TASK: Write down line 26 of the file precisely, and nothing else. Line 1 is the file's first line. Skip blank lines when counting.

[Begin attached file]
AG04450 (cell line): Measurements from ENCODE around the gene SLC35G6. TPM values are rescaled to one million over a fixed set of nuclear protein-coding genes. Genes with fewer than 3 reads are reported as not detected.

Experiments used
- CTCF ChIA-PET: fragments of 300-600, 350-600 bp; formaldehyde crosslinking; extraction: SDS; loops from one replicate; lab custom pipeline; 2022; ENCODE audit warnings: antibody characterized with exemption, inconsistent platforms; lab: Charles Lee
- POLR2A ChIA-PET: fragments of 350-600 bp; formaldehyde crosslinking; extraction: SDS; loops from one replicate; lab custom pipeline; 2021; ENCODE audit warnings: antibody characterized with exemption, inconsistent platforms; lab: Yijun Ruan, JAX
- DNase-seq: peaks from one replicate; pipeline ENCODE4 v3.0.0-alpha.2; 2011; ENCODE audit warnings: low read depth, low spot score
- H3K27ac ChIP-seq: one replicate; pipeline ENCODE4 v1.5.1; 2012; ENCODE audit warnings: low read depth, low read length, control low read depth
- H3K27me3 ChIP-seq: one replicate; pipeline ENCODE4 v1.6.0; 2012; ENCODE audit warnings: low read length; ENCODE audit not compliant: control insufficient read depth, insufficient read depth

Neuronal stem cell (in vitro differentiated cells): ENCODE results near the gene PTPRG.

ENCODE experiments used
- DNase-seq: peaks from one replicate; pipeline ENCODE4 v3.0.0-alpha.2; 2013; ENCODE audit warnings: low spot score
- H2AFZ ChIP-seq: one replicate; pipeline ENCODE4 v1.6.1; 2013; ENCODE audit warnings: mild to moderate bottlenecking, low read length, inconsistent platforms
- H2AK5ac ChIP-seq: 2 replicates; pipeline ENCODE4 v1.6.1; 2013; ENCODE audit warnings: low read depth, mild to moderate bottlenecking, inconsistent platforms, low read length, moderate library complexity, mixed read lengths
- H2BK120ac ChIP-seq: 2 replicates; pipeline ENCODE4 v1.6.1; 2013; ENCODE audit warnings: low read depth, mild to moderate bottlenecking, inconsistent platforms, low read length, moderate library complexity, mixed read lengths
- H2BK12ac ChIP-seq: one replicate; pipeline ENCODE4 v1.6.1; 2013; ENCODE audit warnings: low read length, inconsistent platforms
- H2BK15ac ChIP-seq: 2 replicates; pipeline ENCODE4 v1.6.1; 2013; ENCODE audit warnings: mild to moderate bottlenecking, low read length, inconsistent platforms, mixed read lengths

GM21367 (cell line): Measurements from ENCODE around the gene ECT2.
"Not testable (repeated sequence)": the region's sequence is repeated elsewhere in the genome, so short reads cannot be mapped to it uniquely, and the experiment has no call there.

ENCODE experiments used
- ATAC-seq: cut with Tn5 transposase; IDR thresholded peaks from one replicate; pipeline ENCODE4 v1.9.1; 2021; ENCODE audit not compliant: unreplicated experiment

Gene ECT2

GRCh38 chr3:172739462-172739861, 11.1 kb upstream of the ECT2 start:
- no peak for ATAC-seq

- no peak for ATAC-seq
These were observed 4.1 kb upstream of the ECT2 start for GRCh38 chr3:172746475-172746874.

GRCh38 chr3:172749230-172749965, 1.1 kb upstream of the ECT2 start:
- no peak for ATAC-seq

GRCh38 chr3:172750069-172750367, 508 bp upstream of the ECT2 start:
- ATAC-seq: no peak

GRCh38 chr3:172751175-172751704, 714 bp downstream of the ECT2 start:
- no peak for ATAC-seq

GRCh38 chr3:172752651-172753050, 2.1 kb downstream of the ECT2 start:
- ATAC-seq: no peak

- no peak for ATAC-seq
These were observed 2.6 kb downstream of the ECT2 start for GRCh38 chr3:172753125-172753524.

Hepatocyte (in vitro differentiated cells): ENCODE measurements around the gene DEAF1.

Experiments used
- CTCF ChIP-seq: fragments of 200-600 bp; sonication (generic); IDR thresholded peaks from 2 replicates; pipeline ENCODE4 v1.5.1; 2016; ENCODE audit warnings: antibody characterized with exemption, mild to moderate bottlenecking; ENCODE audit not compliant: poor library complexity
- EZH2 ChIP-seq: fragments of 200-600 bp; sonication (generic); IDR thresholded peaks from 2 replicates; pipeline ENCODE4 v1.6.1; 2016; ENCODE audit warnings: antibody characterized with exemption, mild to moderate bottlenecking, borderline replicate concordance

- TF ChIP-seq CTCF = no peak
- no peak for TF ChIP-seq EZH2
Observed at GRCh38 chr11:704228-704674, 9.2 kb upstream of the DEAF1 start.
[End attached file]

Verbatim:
- no peak for ATAC-seq